All posts by Long Zheng

Review: Bellroy Note Sleeve “slim wallet”

A little owl banner ad has been stalking me around the web challenging me to slim my wallet. Their ad targeting is incredible since my wallet is indeed uncomfortably bulgy so I was eager to find out exactly how much a difference just a wallet can make.

The people behind the ad is an Australian company called Bellroy. These guys pride themselves on creating slim wallets and even own The idea is simple, their wallet is specially designed to stack cards using less room than other wallets.

Bellroy doesn’t believe in the one-size-fits-all strategy. Their range of six wallets is split between folded bills and flat bills, combined with a range of card-fitting capacities.

I opted for the Note Sleeve (above) which claims to fit flat bills, coins as well as 4-11+ cards.


To start my experiment, this is what I carried when I made the switch. 12 cards. Cash and coins. (I must admit I carry more cards than I should. Bring on Apple Pay.)


And this is how all those things fit in my previous standard leather wallet. Although the leather and stitches have lasted about 6 years, it was certainly bulgy and uncomfortable in tighter skinny jeans. Definitely function over form.

On to the Bellroy.



From the first impression of an embossed owl on the cardboard packaging, it’s clear this is a company that takes its materials and craftsmanship very seriously.


The wallet from the outside is modestly clean with only a small emboss of the logo. The silver stitching stands out quite well on this slate-colored leather. Oh and it also has that nice real leather smell.


Splitting open the inside reveals a primary card slot on the left, two primary card slots on the right and the pouch for all infrequently used cards. (More on the little tab later)


More fine stitching and a little owl.


Since this wallet fits flat bills, there’s plenty of room for bills of most Western currencies. There’s two little pouches at the bottom, one with a flap (right) and one without. Both fit coins but I’ve found the one without the flap easier to access.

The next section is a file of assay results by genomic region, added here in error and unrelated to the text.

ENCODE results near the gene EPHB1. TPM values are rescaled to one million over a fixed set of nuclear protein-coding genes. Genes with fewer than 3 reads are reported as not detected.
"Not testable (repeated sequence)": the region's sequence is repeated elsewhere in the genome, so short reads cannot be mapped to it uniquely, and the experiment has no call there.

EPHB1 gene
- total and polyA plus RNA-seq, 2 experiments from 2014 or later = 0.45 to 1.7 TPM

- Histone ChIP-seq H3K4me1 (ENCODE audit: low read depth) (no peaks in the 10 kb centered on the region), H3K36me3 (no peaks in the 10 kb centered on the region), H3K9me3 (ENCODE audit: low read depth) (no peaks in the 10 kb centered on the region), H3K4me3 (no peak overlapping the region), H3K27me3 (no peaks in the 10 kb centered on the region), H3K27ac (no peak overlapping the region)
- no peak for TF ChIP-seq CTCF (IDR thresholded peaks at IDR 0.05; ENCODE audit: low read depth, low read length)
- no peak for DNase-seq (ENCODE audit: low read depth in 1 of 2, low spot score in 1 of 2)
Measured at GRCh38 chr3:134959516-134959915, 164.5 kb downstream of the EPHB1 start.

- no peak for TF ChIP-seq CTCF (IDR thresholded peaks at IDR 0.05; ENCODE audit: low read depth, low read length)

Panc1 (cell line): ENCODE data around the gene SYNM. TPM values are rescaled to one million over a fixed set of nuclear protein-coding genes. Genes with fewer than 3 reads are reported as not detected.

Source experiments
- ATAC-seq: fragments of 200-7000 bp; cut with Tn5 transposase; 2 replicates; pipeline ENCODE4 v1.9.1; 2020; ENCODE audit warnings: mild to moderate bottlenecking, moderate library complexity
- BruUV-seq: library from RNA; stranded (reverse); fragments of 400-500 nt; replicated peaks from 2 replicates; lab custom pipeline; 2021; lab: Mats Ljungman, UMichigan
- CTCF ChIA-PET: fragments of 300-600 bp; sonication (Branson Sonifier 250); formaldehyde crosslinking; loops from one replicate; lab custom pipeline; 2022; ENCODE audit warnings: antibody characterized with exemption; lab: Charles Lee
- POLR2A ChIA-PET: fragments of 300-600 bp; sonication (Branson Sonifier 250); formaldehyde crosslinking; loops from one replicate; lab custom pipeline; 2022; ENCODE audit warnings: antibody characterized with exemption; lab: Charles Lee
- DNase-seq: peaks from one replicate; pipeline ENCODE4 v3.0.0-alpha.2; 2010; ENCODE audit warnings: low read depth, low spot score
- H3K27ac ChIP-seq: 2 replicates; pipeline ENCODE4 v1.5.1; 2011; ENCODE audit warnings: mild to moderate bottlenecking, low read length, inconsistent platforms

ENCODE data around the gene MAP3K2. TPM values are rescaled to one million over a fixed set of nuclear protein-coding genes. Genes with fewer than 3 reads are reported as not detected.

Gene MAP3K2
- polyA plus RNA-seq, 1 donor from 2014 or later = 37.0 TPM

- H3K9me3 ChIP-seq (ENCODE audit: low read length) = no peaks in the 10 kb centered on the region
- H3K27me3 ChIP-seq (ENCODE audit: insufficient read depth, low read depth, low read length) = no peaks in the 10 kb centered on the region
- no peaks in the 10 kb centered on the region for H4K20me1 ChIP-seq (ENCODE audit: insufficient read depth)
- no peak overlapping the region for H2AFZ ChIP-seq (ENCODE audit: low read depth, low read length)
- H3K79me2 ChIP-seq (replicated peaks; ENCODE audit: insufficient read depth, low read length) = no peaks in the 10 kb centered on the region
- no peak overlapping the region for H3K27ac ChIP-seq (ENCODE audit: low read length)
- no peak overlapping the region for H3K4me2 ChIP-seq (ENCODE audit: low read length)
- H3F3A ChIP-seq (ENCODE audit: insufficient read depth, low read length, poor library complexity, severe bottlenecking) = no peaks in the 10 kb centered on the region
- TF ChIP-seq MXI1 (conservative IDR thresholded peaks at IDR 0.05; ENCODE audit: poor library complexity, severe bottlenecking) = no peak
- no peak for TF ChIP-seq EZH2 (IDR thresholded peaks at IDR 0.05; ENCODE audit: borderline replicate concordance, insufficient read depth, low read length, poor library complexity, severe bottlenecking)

The little tab is Bellroy’s secret sauce for fitting lots of cards in a stack but making it still (relatively) easy to access. This means you can push in a stack of 6 cards deep into the pouch, and the tab allows you to easily slide out all of the cards for picking.


And this is what it looks like after I’ve put in all my cards.


I put 2 cards in each of the three slots and 6 cards in the pouch. (Side note, I have different NFC cards in each side so I can scan my card by just opening it on one side. Of course it won’t work closed since multiple cards will interfere with each other.)


My old wallet measured around 3.2cm from the thickest side.


And the Bellroy measures 2.4cm from the thickest side. A saving of 0.8cm which equals to a 25% reduction over the original! Not bad for changing only just a wallet.


To get a better sense of where the savings come from, this picture of the two empty wallets side by side gives you a good idea just how thinly crafted the Bellroy Note Sleeve is.

What’s not picture is also how light it feels. Since there’s only minimal layers of leather, the wallet feels considerably lighter in the pocket as well.

I also found getting the wallet into my pockets was much easier. I believe this is because the edges are tightly threaded forming a thin hard flap which helps the wallet slide into pockets like a hot knife through butter.

In conclusion, I’m convinced Bellroy’s slim wallets work. And it’s not just me who’s convinced – when I asked people on Twitter for wallet recommendations, there was an overwhelming praise for Bellroy wallets that’s hard to dispute. At A$89.95, the Note Sleeve is a wallet worth investing in.

Disclosure: Bellroy provided the wallet at no cost for the purpose of this review.

Optimising for the 0.33%

I was browsing Apple’s new website today when something grabbed my attention. One of the screenshots on an iOS 8 page had an Australian address. “Oh that’s cute” I thought. As a designer, I understand the pain and effort localisation requires and I always appreciate the extra attention to detail, especially when it comes to localising bitmap images.

I quickly started to wonder just how much localisation does Apple actually do for the Australian website (which caters to just only 0.33% of the world’s total population). So I docked the AU and US sites side by side and started to browse.

I was pleasantly surprised.

If you ignore all the plain-text localisations, as you’ll see from the side-by-side examples below, I have never seen this depth of localisation for bitmap images before.


(Left: Australia, Right: US) Common in all of these screenshots, the time has lowercase periods and the date is in the D/M/Y format. More notably, the address is changed from “12921 Elm Road, Palm Springs, CA 94920” to “6/182 Acland Street, St Kilda, VIC 3183” (which is actually a real address in Melbourne). Many of the names below are also changed, although I have no evidence to suggest “Marissa”, “Jess” or “Claire” are more Australian.